You are here

Extinction Rebellion Must Evolve to Tackle Our Systemic Climate Crisis

By Steve Rushton - Occupy.Com, May 9, 2019

The movement known as Extinction Rebellion (XR) has pushed climate change firmly into the British consciousness, clearing the political hangover left by the never-ending Brexit fog. But there are constructive critiques to this monumental, London-centred climate activism that bear mentioning. Namely, what does this movement need to do to gather enough popular support and halt the ongoing climate meltdown.

XR takes over London

For 10 days in April, Extinction Rebellion created headline disruption, taking over prominent sites across London, including Parliament Square. They demanded that the UK government "tell the truth" about the scale of the climate crisis; enact legally binding policies to reduce carbon emissions to net zero by 2025; and do both through a Citizens Assembly (more on citizens assemblies here).

People last month participated in the tens of thousands, and many of then were new to activism. Holding these sites created space for public assemblies and direct action. When police arrested activists – more than 1,000 in total – more came forward until jail cells were full. Actions went far beyond London, from road blocks in Brussels to stopping a coal train in Australia, and die-ins as well as other actions from India to South Africa to Seattle.

Pressure from XR made Labour table a motion in Parliament to declare a climate emergency. The Welsh assembly did the same just days before. Now, as XR expands its effective activism globally, it is worth asking: what does this movement need to do to stop the climate catastrophe?

Next steps

Though XR secured a meeting with UK Environment Secretary Michael Gove, the encounter was deemed “disappointing”. Big surprise there. The XR approach – as set out by its founders – is to treat climate change as a moral not a political question. XR leaders think they can reason with those in power and they hoped to convince Gove to change UK government policy.

In reality, the UK acts primarily for vested interests – like big oil, banks, the arms industry and the rest of the 1% – which means that protests are about as unlikely to appeal to the government to prevent profiteers from driving us into climate oblivion as they are to bring about banking regulations or an end to wars.

Despite Parliament declaring a climate emergency, the UK government has not changed course. It continues to push for the expansion of Heathrow, Europe's largest airport, and drive disastrous fracking policies.

Since the climate catastrophe is being driven by capitalism, a highly carbon-intense system based on infinite growth, it is worth questioning whether XR's founders haven't quite yet "told the truth" about capitalism's prime role in the climate catastrophe. On April 22, the activist organization launched XR Business, a business venture promoted by 21 business leaders and this greenwashing firm.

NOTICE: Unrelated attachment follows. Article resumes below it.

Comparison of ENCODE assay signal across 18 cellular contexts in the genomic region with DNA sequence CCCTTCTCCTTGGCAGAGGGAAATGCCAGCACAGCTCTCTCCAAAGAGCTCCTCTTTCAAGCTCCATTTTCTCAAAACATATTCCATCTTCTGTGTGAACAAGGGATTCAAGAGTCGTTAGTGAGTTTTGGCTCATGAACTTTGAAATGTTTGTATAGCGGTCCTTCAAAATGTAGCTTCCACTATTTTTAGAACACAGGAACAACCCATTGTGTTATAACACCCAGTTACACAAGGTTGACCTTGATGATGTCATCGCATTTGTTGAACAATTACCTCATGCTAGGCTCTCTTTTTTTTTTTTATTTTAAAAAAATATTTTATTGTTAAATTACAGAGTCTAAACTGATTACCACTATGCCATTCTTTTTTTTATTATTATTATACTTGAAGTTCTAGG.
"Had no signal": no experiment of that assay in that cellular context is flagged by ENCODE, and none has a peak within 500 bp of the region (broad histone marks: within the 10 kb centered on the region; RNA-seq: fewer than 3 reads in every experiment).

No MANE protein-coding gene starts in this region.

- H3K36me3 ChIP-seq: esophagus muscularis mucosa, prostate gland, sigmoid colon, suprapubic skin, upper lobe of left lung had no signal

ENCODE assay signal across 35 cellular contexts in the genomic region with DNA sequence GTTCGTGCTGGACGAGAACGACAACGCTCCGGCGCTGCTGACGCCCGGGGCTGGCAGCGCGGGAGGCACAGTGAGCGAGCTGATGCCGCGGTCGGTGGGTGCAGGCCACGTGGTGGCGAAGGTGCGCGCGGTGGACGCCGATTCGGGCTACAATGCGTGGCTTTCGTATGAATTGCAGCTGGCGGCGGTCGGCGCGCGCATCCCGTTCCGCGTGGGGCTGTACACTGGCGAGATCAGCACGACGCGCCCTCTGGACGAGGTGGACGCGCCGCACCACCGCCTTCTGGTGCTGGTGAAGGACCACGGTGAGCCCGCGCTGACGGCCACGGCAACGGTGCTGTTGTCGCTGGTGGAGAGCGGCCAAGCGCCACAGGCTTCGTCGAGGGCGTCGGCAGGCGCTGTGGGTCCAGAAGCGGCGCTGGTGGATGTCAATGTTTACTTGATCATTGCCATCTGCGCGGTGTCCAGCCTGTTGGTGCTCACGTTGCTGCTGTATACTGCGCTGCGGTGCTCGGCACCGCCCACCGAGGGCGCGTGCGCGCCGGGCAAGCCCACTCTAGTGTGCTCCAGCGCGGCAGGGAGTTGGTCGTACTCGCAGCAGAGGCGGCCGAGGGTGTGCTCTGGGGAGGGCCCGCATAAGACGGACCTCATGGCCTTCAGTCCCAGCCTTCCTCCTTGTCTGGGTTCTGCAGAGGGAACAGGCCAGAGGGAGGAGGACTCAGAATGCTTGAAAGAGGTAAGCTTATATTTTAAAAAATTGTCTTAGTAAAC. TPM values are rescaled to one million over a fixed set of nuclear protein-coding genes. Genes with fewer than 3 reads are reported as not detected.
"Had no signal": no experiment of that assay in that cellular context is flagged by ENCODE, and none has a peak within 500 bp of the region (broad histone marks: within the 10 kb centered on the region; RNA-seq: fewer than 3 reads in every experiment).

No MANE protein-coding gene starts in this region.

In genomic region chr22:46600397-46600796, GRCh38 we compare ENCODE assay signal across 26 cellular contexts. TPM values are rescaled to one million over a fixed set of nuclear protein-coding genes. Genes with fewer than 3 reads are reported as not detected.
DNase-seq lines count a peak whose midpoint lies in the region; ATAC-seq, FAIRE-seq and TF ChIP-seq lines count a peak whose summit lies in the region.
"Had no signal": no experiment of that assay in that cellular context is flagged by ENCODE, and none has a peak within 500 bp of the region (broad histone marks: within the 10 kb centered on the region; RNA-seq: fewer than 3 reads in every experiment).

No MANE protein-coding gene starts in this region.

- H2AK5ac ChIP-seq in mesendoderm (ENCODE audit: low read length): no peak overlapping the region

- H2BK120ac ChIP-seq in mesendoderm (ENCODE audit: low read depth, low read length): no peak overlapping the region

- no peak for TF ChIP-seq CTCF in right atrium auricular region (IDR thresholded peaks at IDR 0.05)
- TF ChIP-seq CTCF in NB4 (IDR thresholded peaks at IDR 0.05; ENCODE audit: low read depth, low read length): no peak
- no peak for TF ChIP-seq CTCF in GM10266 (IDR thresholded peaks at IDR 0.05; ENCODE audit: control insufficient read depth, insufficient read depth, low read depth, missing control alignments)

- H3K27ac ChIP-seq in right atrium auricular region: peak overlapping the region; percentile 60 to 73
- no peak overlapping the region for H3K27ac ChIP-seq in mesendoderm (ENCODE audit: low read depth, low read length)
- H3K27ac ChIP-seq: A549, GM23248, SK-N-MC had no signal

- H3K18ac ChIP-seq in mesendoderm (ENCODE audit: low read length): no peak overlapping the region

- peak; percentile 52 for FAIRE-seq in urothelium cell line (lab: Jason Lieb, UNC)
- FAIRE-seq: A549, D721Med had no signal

The business leaders include Amy Clarke, who used to work at Bank of America, the fourth biggest bank-roller of fossil fuels worldwide. Responding to outrage from the grassroots, XR-Business closed its website in only two days.

XR has clearly grown beyond its founders' business-based ideas. To really push for systemic change over climate change, this evolution must continue.

Extinction Rebellion ignores and neglects the political solutions to create a system that is not based on carbon-intense capitalism. To overcome this, the grassroots element of XR could showcase real alternatives already in action that could be scaled up.

Some examples are: community, cooperative and municipal renewable based energy; reducing energy consumption through measures such as retrofitting homes and mass transit; bans on fossil fuel extraction; protecting oceans and other wildlife habitat; and supporting small scale and organic agriculture.

Moving away from the XR-Business approach of providing greenwash for big corporations, the movement needs to showcase political systems that work for the climate. These include democratic confederalism in Rojava, the blossoming ideas of Green Municipalism and a Green New Deal.

Another problem with the XR founders' approach is the implied suggestion that climate change is everyone's fault equally. To deal with climate change, we must think about power – and this means shifting power to the people with decentralized renewable energy, and removing political power from those who sit at the top of the capitalist system. These are the people, after all, who have caused the climate crisis.

Since 2013, we have known that 90 corporations are to blame for 63 percent of cumulative global emissions. Big banks are underwriting the climate emergency. To rectify this situation we need to recognize it; we must call it out and tell the truth.